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The BBC's Stephen Cape reports from Preston
"Mr Shipman admitted back-dating entries"
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Friday, 26 November, 1999, 19:30 GMT
Shipman admits back-dating records
shipman Dr Harold Shipman denies murdering 15 women patients

The doctor accused of murdering 15 of his patients had admitted back-dating patient's medical records.

But Dr Harold Shipman, who denies 15 charges of murder and one of forgery, said he knew other doctors who did the same.

The Shipman Trial
He said he was aware the computer system had an audit trail which meant back-dated entries would still show the exact dates when they were made, and said he had not intended to mislead anyone.

Two of Dr Harold Shipman's alleged murder victims complained of chest pains on the days they died, he told his trial at Preston Crown Court.

Giving evidence for the second day, the GP told the jury at Preston Crown Court both Bianka Pomfret and Winifred Mellor had not mentioned possible angina until shortly before they died.

Dr Shipman said German divorcee Mrs Pomfret, 49, had not taken chest pain seriously because it came and went, but had twice asked for a home visit before her death on 10 December 1997.

The GP visited her home between 1.30pm and 2pm and said: "She told me that she had some chest pains, she had pain going up to her jaw and in her left arm.

"I was upset by Bianka because she hadn't trusted me enough to tell me about the pain."

Dr Shipman, 53, said Mrs Pomfret smoked around 40 cigarettes a day.

Bianka Pomfret Bianka Pomfret: "No doubt she died of heart attack"
He said: "A patient who has heart disease and who smokes is silly and is looking to die."

The court heard that Mrs Pomfret was found collapsed by a care worker that evening and that Dr Shipman was called to examine the body.

He said he had no doubt that she died from a heart attack because of the pain she had described earlier.

Dr Shipman dismissed suggestions that she had taken her own life and denied he had given her a dose of morphine or diamorphine.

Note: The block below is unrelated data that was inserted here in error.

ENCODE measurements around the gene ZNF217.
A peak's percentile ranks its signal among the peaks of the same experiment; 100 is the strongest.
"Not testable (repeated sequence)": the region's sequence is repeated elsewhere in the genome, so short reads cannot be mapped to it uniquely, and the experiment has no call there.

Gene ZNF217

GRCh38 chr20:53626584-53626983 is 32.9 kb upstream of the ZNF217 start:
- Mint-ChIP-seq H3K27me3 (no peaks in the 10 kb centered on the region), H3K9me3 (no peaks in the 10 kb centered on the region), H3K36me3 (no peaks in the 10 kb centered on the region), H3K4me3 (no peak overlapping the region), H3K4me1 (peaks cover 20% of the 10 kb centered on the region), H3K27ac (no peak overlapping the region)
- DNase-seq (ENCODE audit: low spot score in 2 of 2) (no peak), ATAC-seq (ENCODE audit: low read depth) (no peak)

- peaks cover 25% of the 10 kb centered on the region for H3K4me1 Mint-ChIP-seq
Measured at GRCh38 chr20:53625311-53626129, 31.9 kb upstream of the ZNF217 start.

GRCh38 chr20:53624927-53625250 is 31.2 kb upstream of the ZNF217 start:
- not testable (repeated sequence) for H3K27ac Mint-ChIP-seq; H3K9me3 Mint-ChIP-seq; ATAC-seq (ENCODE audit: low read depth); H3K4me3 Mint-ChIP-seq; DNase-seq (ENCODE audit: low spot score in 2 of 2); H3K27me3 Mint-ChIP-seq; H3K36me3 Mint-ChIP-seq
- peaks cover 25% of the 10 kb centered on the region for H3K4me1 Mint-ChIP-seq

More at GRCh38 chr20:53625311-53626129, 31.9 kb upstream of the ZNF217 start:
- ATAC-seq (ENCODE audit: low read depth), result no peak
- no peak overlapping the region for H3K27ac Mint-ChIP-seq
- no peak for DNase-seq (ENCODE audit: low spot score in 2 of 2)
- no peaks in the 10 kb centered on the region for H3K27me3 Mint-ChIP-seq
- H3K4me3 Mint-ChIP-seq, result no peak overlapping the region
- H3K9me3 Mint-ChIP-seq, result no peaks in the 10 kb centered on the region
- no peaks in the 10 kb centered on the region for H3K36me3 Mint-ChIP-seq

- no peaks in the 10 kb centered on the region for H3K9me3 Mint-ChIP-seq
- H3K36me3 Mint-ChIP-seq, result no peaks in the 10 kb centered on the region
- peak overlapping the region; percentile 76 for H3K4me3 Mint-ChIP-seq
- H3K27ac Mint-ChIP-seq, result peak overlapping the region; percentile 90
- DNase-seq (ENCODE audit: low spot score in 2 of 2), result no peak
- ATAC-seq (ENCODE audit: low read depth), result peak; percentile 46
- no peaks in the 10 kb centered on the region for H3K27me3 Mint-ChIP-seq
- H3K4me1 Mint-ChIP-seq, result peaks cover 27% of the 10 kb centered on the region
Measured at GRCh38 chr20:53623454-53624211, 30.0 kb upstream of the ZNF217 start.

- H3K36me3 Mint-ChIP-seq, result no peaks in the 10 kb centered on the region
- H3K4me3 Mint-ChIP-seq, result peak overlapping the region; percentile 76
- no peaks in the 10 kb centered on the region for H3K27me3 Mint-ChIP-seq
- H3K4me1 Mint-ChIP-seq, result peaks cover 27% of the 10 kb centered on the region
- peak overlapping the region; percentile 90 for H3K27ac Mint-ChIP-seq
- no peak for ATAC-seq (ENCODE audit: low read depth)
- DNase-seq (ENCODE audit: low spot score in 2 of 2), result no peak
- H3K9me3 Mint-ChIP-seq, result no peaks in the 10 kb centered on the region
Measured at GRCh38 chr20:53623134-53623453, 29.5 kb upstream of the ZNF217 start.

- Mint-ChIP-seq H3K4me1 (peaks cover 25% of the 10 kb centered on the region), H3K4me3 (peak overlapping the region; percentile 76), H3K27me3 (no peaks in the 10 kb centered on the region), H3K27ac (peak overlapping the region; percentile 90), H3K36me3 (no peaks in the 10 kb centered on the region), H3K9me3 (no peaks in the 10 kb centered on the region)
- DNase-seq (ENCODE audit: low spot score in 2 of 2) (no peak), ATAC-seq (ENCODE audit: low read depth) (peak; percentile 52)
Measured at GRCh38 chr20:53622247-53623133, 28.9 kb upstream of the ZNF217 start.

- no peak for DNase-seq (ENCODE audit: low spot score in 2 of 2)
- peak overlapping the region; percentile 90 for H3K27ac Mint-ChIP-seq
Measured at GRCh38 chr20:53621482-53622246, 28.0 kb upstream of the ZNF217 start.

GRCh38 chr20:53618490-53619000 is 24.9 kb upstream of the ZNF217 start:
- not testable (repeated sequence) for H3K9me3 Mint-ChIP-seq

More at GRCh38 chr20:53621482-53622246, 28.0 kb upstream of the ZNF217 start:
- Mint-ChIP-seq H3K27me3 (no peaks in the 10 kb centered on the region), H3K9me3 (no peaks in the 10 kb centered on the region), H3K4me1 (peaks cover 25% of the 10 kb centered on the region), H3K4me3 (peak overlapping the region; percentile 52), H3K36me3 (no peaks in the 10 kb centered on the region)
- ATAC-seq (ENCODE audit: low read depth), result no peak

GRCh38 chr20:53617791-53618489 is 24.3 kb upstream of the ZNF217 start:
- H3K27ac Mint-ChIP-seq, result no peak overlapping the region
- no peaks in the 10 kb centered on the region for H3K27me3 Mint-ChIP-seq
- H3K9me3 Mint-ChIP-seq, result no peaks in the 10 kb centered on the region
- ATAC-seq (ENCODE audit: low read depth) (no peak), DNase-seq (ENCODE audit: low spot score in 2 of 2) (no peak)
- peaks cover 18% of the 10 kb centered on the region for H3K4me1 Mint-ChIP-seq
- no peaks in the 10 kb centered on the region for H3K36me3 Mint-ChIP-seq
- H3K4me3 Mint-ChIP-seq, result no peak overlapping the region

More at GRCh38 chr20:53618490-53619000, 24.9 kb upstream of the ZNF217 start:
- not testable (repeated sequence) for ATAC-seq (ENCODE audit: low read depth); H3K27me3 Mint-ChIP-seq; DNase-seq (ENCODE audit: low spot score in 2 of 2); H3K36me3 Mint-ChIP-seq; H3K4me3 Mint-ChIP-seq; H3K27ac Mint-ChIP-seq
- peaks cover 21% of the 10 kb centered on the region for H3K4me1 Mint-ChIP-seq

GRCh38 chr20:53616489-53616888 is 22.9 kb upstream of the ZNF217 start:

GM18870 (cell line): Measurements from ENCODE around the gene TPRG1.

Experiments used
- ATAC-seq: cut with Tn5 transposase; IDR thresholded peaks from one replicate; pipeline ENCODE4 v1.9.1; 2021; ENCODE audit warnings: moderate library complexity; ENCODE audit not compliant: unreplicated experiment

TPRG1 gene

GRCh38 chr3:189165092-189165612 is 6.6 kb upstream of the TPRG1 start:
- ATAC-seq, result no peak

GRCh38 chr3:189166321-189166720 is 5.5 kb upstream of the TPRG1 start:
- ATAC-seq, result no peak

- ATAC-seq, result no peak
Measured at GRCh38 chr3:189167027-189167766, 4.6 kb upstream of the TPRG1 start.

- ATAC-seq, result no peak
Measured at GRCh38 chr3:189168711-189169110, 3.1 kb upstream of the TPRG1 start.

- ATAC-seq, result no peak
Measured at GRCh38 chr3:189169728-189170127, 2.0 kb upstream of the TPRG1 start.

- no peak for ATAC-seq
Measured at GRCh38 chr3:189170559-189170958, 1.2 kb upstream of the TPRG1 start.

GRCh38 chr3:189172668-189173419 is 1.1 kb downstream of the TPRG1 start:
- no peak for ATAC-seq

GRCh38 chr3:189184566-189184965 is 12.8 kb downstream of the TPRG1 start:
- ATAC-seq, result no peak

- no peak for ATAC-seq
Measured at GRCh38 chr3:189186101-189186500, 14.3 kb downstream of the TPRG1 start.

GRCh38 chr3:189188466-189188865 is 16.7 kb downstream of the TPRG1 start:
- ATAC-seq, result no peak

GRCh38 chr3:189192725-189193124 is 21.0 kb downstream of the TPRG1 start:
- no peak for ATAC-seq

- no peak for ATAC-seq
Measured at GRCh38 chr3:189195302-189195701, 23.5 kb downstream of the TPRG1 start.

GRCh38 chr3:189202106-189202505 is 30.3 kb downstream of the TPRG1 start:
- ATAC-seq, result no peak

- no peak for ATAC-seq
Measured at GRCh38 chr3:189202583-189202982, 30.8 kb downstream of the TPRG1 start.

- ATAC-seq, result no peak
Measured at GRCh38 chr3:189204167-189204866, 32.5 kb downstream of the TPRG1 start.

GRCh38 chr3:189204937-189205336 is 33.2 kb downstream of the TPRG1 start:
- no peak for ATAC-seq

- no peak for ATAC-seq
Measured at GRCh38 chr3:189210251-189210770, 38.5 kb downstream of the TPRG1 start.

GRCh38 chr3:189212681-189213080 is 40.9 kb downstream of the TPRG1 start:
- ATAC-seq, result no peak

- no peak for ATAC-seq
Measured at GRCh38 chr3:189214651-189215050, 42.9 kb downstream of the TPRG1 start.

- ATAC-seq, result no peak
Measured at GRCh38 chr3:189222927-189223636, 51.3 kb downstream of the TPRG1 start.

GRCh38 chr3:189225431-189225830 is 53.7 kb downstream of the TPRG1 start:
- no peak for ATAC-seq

Angina-like symptoms

Dr Shipman went on to say 73-year-old Mrs Mellor had also complained of chest pains shortly before her death.

He said Mrs Mellor, from Hyde, visited his surgery on the day of her death in May 1998 suffering from angina-like symptoms.

Dr Shipman said she had first experienced chest pains in August 1997, but did not report it until months afterwards.

He said he asked her ring the surgery later that day after discussing a referral to a consultant with her family.

I was upset by Bianka because she hadn't trusted me enough to tell me about the pain
Dr Harold Shipman
When Mrs Mellor failed to telephone, Dr Shipman said he decided to visit her where he saw her through the window apparently asleep in a chair.

Using a key collected from a neighbour, he entered the house and pronounced Mrs Mellor dead.

He denied he had called at the house earlier that day, as the prosecution alleged, and said he had not murdered her.

The court then heard how Dr Shipman saw alleged victim Joan Melia, 73, in her surgery for a bad cough hours before her death.

Winifred Mellor: Winifred Mellor: Dr Shipman says he found her dead when he visited her home
The doctor said he sent her home and told her to take plenty of fluids, but the divorcee was found dead later that day.

Dr Shipman recorded the cause of death as lobar pneumonia, saying that although fewer than 5% of people actually died of the condition, those who did often died very quickly.

He denies 15 charges of murder and one of forging the will of one of his alleged victims.

The trial was adjourned until Monday.

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See also:
25 Nov 99 |  UK
Shipman takes the stand
13 Oct 99 |  The Shipman trial
The prosecution case: 15 alleged victims
09 Nov 99 |  UK
GP patients 'had lethal morphine dose'
10 Nov 99 |  UK
Shipman defence attacks morphine theory
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